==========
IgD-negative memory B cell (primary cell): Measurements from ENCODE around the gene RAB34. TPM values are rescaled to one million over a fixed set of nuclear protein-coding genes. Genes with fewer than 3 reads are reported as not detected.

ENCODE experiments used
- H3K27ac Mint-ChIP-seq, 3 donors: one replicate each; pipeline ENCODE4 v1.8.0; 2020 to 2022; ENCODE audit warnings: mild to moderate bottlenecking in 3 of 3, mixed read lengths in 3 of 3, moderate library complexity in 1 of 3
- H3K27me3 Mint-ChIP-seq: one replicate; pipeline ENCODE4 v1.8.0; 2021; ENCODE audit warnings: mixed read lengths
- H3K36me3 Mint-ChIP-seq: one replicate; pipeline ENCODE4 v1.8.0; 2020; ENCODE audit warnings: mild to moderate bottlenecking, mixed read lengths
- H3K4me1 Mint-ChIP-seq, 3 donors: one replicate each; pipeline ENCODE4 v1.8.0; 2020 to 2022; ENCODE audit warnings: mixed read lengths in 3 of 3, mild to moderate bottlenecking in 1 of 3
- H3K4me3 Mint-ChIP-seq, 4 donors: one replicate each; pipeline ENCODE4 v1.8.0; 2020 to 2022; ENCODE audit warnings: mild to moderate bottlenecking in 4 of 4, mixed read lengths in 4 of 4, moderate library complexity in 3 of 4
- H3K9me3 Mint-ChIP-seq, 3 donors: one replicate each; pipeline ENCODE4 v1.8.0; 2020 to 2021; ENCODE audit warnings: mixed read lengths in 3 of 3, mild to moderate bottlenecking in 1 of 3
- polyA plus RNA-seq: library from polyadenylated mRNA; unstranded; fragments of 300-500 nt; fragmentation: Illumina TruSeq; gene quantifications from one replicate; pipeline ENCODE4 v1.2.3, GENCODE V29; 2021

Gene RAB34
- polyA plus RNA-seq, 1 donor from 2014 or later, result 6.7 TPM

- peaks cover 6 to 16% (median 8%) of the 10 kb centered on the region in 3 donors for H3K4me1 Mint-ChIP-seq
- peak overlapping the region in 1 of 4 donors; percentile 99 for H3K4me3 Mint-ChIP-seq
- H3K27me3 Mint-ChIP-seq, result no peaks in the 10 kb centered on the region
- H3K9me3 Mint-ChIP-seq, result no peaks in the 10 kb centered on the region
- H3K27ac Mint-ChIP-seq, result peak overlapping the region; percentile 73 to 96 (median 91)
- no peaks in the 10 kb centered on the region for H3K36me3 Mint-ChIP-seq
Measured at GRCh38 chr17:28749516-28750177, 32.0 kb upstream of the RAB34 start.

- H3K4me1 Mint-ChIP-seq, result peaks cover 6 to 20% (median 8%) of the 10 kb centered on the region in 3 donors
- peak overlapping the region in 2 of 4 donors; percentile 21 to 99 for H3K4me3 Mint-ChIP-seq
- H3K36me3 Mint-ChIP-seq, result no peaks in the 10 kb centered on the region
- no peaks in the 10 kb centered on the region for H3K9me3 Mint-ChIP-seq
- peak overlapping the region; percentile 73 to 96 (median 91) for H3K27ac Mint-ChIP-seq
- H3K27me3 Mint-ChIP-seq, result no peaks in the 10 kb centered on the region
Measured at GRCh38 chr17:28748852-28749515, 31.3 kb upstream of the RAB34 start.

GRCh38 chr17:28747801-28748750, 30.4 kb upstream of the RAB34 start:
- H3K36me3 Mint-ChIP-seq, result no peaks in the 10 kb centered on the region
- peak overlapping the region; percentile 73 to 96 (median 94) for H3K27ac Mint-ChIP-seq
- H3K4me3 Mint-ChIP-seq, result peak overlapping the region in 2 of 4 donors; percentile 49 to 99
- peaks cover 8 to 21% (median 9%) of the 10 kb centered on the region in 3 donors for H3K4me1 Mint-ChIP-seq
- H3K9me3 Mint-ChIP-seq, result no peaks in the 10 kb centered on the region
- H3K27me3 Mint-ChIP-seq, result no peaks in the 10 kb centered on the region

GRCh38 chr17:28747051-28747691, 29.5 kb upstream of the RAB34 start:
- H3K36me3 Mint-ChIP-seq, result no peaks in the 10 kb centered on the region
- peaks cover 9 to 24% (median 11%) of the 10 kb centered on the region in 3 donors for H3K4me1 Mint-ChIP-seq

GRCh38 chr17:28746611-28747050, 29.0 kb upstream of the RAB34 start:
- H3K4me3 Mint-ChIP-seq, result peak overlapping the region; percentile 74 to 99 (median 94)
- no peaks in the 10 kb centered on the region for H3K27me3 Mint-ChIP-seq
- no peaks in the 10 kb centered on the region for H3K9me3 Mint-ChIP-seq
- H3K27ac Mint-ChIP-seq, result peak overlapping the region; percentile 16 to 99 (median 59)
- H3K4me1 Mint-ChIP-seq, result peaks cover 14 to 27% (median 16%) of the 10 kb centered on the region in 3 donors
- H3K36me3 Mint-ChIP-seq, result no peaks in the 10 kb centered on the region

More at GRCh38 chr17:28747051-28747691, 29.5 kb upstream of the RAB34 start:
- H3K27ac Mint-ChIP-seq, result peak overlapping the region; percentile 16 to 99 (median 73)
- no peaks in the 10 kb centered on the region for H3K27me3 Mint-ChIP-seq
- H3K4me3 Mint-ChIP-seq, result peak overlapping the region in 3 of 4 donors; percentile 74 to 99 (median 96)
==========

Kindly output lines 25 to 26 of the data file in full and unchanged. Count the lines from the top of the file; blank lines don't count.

Measured at GRCh38 chr17:28748852-28749515, 31.3 kb upstream of the RAB34 start.

GRCh38 chr17:28747801-28748750, 30.4 kb upstream of the RAB34 start: